anticompetitive effects of vertical integration if that statute simply replicated
the antitrust laws.
Instead of requiring a “market power” showing at the prima facie
stage, the FCC required a carriage discrimination complaint to “contain
evidence that the defendant MVPD’s conduct has the effect of unreasonably
restraining the ability of the complaining programming vendor to compete
fairly.” Order ¶ 15 (JA____). That requirement is consistent with the terms
of Section 616. See 47 U.S.C. § 536(a)(3).

14 See, e.g., Williams v. Town of Greenburgh, 535 F.3d 71, 78 (2d Cir.
2008) (plaintiff’s First Amendment claim failed “as a matter of law” because
he produced no evidence “that his speech was either silenced or chilled”).
47

Petitioners assert that the FCC, in construing this requirement, has
treated “adverse carriage action of any kind as an unreasonable restraint.”
TWC Br. 50. They base that claim on two orders in which the FCC’s Media
15
Bureau designated carriage discrimination complaints for hearing.
Even if petitioners had fairly characterized those Media Bureau orders,
the Commission “is not bound by the actions of its staff if the agency has not
endorsed those actions,” Comcast Corp. v. FCC, 526 F.3d 763, 769 (D.C. Cir.
2008), and the agency has never endorsed the proposition that all adverse
carriage decisions “unreasonably” restrain programmers’ ability to compete
fairly.
Nor has the Media Bureau ever taken that position. Rather, in the
orders cited by petitioners, the Bureau found specific evidence that the
challenged carriage decisions had unreasonably restrained an unaffiliated
programmer’s ability to compete. As the Bureau’s analysis in those cases
reflected, a carriage decision constitutes an “unreasonable” restraint only if it
has a material effect on an unaffiliated programmer’s ability to compete. For
example, the Bureau found evidence that Comcast’s “refusal to expand [t]he
Tennis Channel’s distribution” was “particularly detrimental to the network”

15 See Tennis Channel, Inc. v. Comcast Cable Commc’ns, LLC, 25 FCC
Rcd 14149 (Med. Bur. 2010); Herring Broad., Inc. v. Time Warner Cable
Inc.
, 23 FCC Rcd 14787 (Med. Bur. 2008).
48

because “Comcast is the dominant cable operator in seven of the ten largest
television markets.” Tennis Channel, 25 FCC Rcd at 14161 ¶ 20; see also
Herring, 23 FCC Rcd at 14798 ¶ 19 (finding that “TWC has ‘quasi
monopolies’ in key markets”—including New York and Los Angeles—“that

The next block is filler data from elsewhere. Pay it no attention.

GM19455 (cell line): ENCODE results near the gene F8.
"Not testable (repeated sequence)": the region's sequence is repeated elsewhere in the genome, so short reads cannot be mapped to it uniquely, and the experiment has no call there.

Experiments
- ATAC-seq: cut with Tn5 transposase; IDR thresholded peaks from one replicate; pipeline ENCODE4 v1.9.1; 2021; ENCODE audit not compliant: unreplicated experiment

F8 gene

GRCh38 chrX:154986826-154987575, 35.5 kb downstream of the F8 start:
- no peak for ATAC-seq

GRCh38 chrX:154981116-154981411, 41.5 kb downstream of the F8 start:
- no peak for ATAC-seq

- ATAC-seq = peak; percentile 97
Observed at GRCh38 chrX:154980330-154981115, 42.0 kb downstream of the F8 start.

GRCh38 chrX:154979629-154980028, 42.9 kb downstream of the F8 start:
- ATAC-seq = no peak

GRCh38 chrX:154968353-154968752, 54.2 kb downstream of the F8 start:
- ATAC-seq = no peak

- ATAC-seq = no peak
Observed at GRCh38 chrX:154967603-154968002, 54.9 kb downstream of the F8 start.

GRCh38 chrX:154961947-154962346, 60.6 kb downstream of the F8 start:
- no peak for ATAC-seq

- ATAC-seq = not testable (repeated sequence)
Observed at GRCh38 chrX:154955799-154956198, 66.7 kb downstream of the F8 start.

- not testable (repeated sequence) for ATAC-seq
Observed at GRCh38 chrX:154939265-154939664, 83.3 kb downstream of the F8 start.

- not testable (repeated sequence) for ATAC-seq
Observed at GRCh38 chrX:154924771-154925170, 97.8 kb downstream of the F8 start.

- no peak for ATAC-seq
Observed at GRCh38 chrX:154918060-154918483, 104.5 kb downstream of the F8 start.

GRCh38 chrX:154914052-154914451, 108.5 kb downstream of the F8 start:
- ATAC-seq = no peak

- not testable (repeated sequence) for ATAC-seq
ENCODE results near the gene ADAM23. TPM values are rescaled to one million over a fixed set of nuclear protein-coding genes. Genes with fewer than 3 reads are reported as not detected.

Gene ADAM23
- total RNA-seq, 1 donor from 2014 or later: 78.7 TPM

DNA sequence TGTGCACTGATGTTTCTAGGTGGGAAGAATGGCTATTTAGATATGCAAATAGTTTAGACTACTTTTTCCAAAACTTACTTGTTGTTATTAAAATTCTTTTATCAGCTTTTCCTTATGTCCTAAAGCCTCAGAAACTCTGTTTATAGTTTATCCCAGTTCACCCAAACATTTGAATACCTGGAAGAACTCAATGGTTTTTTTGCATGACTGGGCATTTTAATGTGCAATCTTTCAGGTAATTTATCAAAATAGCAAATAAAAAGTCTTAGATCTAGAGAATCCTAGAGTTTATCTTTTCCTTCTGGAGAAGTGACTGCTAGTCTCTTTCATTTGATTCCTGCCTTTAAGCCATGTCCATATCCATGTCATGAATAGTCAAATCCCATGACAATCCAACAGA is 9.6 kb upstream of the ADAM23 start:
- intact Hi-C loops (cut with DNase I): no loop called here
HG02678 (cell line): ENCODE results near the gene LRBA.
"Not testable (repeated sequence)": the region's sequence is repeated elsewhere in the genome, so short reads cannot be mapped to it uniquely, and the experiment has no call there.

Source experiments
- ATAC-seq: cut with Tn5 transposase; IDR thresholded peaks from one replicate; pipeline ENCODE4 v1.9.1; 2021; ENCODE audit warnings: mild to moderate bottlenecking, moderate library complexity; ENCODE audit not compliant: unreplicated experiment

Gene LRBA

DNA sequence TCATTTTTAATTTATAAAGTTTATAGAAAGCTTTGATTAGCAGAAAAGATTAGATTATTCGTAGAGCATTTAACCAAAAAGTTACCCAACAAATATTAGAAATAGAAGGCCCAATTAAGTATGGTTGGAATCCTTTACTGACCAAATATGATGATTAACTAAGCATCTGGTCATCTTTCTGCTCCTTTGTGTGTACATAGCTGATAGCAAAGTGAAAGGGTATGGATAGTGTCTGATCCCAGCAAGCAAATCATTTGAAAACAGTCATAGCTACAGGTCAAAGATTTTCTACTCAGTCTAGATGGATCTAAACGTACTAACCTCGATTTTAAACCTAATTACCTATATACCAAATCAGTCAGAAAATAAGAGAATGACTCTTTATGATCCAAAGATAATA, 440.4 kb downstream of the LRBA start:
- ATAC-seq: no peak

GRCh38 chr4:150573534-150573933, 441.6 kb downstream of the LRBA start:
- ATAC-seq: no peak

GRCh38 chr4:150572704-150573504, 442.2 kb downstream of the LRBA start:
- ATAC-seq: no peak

are essential to WealthTV’s long-term viability”).

II.

THE COMMISSION PROPERLY CONCLUDED THAT IT
HAS AUTHORITY TO ISSUE PROGRAM CARRIAGE
STANDSTILL ORDERS GOVERNING CABLE
OPERATORS

Although petitioners do not dispute that the FCC has statutory
authority to order carriage at the conclusion of program carriage proceedings,
they maintain that the Communications Act bars the agency from granting
interim relief that preserves the status quo while a carriage complaint is
pending against a cable operator. TWC Br. 21-34. That argument is
meritless.
Like courts, administrative agencies may grant interim relief in
appropriate cases to preserve the status quo before addressing the merits of a
proceeding. The FCC is no exception. In a variety of contexts, it has
exercised its authority to grant “interim injunctive relief, in the form of a
standstill order,” under Section 4(i) of the Communications Act. See Order
¶ 26 (JA____). Section 4(i) empowers the Commission to “make such rules
and regulations, … not inconsistent with this [Act], as may be necessary in
49

the execution of its functions.” 47 U.S.C. § 154(i). In this proceeding, the
Commission also relied on its authority to issue interim relief in the program
carriage context under Section 616 of the Act. That provision “expressly
directs the Commission to ‘establish regulations governing program carriage
agreements and related practices.’” Order n.107 (JA____) (quoting 47
U.S.C. § 536(a)).
Petitioners base their challenge to the FCC’s standstill authority on
Section 624(f)(1) of the Act, which prohibits government authorities
(including the Commission) from imposing “requirements regarding the
provision or content of cable services, except as expressly provided in [Title
VI of the Act].” 47 U.S.C. § 544(f)(1). Petitioners contend that Section
624(f)(1) bars the FCC from issuing program carriage standstill orders
governing cable operators because Title VI does not expressly authorize such
orders. NCTA Br. 21-34. Before the FCC, however, TWC not only failed to
oppose standstill relief but affirmatively suggested that the FCC may issue
such relief in cases where the traditional four-part test for granting stays is
50

16
satisfied—the very standard the agency has adopted. Petitioners’ position
on appeal—that Section 624(f)(1) unambiguously precludes the FCC from
awarding interim injunctive relief in appropriate cases—is at odds with the
text and purposes of Section 616, and should be rejected.
In particular, Section 624(f)(1) is not violated here because, as the
Commission explained (Order n.107 (JA____)), Section 616(a)—a provision
of Title VI—expressly directs the Commission to “establish regulations
governing program carriage agreements and related practices.” 47 U.S.C.
§ 536(a). Given that Section 624(f)(1) excludes from its reach requirements
“expressly provided in [Title VI],” the language of Section 616(a) by itself
refutes petitioners’ argument.
Indeed, Section 616(a)’s specific directives regarding the content of the